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Unformatted text preview: Not only does he maintain the jeli tradition but also Kouyate expresses who he is by singing in his native tongue as well as English. What moved me the most was watching the brothers get into the music they were making because I was really able to feel what they were playing. A quick glance at each other and the rhythm would change and they would remain in perfect harmony. Subtle changes in volume, beat and speed of their songs kept my emotions and feelings turning. My heart would pound faster as the drummer banged louder and then I would feel a 1 2 calming sensation when the balapho took over with a slow, soft tone, almost like a lullaby. Each instrument brought a unique, new sound to the table and I could imagine generations from centuries before playing as the Kouyate brothers were. It was a special performance that I will always remember....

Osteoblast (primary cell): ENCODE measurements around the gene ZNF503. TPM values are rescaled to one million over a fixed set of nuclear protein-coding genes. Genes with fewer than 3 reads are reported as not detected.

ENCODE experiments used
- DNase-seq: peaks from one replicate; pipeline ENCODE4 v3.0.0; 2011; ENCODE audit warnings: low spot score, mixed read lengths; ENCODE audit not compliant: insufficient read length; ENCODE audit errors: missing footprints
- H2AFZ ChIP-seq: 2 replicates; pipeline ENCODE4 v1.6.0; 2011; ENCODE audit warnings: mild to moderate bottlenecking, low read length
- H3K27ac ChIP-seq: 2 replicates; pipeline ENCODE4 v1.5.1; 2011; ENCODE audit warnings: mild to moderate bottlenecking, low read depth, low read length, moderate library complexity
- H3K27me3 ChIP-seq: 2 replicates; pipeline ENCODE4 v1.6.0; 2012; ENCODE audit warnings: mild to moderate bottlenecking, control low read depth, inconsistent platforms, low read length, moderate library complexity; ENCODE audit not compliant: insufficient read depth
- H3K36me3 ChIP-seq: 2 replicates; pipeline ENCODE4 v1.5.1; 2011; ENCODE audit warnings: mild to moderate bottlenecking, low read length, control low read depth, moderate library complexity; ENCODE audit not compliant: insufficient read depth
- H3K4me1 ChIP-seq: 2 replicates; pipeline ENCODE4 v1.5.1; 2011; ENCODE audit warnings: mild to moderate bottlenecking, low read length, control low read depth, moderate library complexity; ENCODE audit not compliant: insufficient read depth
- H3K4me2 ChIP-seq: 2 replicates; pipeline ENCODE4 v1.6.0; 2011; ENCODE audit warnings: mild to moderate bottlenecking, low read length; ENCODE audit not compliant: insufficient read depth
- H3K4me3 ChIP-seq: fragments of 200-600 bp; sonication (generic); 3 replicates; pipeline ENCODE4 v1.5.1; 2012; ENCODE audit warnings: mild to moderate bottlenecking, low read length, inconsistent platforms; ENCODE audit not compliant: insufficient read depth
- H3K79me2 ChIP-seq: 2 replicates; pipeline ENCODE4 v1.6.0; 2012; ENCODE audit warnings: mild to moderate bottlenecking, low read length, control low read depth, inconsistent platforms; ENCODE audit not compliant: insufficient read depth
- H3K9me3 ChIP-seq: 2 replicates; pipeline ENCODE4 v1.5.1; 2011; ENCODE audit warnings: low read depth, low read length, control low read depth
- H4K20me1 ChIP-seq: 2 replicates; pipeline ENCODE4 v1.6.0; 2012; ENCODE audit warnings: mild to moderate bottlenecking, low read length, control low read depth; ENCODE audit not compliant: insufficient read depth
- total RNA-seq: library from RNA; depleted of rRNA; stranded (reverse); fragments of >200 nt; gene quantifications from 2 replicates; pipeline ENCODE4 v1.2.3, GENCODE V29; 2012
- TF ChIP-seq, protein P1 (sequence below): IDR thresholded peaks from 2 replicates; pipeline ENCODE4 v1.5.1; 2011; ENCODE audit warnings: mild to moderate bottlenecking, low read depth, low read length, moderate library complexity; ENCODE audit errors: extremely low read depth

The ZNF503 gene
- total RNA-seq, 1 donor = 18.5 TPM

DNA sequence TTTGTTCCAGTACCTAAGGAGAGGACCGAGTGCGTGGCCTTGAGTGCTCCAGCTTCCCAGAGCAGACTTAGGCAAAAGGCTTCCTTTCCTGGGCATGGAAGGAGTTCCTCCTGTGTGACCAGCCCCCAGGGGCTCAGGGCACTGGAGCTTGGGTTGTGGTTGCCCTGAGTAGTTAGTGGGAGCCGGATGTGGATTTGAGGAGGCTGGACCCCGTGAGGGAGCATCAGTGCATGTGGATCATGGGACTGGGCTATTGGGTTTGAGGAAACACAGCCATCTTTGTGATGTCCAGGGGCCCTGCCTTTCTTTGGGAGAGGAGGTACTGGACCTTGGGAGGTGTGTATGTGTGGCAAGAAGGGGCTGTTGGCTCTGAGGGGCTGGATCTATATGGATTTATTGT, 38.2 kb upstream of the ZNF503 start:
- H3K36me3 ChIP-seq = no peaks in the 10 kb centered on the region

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This note was uploaded on 01/02/2012 for the course MUET 220 taught by Professor Zelensky during the Spring '08 term at Maryland.
- Spring '08